Backing-up is hard to do — until you’re bitten by a data disaster

Three memorable data nightmares and Craig Grannell finally woke up to keeping his digital files secure. Let his pain be your gain…
iOmega Jaz disk

Digital data is easy to lose, and I found that out the hard way.

Over the course of a decade, fate lobbed curve balls at my head that I ineptly took swings at with all the grace of a drunk roller-skating on an ice rink.

House on a broken disk

Strike one involved a Commodore 64 and Little Computer People. Advertised as a ‘house on a disk,’ the game was a proto-Sims, featuring a little bloke wandering about a rather lavish home, followed by his tiny dog that emitted fart-like barks. Occasionally, he’d knock on the screen, challenging you to a game of poker, or demanding food so he wouldn’t starve to death, the needy little blighter.

Unlike most C64 fare, Little Computer People was unique to each player and had a memory. My LCP, Thomas, was a sourpuss with a gambling problem, and would go into a deep funk when ignored. He’d remember being shunned between sessions and glare menacingly from the screen. One day, the disk corrupted — the 1541 disk drive’s red light blinked sadly, and Thomas went into an infinite loop, like a rubbish Groundhog Day. I suddenly realised I should have made a copy of the disk, so I said my goodbyes and set about ridding space of evil robots in Paradroid.

The click of death

iOmega Jaz disks

Strike two involved my first Mac and the final push towards a university degree. Helpfully, my Mac’s hard drive started dying as I was working on my final showpiece for a digital installation, but this time I had a back-up. Sadly, it was on a Jaz disk, a contraption designed by sadists at Iomega. For 140 dollars, you got a 1 GB cartridge that would, without warning, abruptly make a noise known as the click of death. Suddenly: no back-up, and almost no degree. Fortunately, I managed to coax my hard drive across the finish line, only losing a little work, a lot of time, and a chunk of sanity. I vowed to never put myself in that situation again.

Several years later, I was in that situation again. Strike three occurred in the mid-2000s. Presumably due to my university experience, I stored important work documents on an external drive, leaving the Mac’s one for software installs. CDR back-ups were taken, but only sporadically. One day: click… click… click… grind. One major panic later, followed by two days of toil with disk recovery software, and I’d managed to salvage 90 per cent of my data.

Attack of the Clones

Apple iCloud

There was no strike four, not only because the rubbish baseball analogy would no longer work, but also because I’d finally learned my lesson. Now, I’m super-paranoid regarding back-ups. My main Mac is cloned daily to an external drive (and weekly to another external drive), and important data is backed-up to CrashPlan every day. Ongoing work is stored in Dropbox, adding another layer of security in case my iMac spontaneously combusts.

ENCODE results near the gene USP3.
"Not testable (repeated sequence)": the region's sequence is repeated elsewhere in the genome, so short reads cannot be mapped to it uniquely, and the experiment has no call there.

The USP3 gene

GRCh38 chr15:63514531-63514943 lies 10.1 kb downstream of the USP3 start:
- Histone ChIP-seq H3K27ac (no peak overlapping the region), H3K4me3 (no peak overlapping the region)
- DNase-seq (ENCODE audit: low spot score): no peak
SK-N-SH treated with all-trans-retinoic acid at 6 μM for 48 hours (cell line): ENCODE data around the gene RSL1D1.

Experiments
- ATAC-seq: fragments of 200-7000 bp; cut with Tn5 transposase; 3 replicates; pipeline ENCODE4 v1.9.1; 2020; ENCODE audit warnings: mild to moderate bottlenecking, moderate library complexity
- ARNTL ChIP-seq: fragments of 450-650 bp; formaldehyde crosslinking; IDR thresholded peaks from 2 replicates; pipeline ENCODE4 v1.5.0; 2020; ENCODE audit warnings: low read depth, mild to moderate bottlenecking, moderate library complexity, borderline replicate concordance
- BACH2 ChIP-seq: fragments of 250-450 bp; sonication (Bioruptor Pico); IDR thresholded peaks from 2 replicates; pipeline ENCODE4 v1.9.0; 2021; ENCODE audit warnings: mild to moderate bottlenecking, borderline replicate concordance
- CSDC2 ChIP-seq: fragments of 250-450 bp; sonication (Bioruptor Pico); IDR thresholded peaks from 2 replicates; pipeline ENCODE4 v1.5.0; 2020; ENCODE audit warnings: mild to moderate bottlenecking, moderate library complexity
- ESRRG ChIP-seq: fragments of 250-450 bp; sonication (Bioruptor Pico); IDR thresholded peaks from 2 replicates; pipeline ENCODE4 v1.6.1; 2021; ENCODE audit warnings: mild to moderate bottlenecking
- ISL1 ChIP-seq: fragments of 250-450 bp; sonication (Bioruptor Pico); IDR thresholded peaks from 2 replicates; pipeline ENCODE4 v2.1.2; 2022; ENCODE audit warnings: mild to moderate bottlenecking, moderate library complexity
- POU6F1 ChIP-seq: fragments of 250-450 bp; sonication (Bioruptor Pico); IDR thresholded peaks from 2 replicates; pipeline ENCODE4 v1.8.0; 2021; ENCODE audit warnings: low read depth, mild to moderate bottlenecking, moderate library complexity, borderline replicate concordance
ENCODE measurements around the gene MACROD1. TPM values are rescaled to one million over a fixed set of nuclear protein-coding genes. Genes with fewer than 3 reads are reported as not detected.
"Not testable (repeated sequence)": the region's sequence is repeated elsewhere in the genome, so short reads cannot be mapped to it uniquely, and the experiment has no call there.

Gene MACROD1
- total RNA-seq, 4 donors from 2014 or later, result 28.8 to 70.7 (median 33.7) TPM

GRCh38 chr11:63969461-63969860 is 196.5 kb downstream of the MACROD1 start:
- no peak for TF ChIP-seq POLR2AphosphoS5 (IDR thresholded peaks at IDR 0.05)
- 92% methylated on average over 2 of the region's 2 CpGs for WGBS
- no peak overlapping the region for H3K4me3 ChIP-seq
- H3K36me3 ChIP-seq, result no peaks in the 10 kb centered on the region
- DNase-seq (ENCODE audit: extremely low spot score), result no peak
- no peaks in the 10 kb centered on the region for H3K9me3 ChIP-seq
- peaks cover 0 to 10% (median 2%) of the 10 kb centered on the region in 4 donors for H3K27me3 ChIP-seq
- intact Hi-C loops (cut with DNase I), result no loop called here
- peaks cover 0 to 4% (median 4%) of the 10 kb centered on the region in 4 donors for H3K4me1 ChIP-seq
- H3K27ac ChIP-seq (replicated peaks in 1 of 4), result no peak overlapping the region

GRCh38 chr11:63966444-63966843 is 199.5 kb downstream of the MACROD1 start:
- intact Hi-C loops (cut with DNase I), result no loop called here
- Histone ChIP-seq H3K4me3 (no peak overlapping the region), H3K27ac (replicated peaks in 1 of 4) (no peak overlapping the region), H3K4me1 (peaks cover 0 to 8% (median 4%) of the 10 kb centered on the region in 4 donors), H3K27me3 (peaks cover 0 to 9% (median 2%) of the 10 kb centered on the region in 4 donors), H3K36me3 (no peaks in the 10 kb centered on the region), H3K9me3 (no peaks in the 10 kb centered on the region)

However, on buying two new devices recently, it struck me how companies still don’t do enough to help safeguard people’s data. My Nexus 4 never breezily asked “and how shall I back everything up for you?” during set-up. And although the iPhone 5s had a better stab at that with iCloud, Apple’s miserly 5 GB per user (rather than per device) means you’re forced to prune back-ups or pay through the nose should you do precisely what Apple wants and purchase multiple devices.

No excuses


Worryingly, I know people who can’t be bothered to manage back-ups or don’t know how, and so they simply avoid doing so. But devices are easily damaged and lost, and although technology has marched on since the time of the incidents mentioned earlier, local storage isn’t any more reliable. My hope is the glimmers of light evident within the tech industry spread far and wide. Flickr is a particularly shining example, offering a huge 1 TB of storage. With auto-upload options from various sources, there’s now no excuse to ever again lose an image from a smartphone.

Elsewhere, things are less simple, but that doesn’t mean you shouldn’t make the effort. An external USB drive can be grabbed for 80 dollars, and cloning software is dirt cheap or free. An additional $7 per month can get you unlimited incremental online back-ups to the likes of CrashPlan and Backblaze, meaning your data would be safe even if your entire street was catapulted into the sea. It might seem a hassle when there are dozens of other things to do with tech gadgets and your time, but the click of doom could happen to you today. Make sure you’re prepared if it does.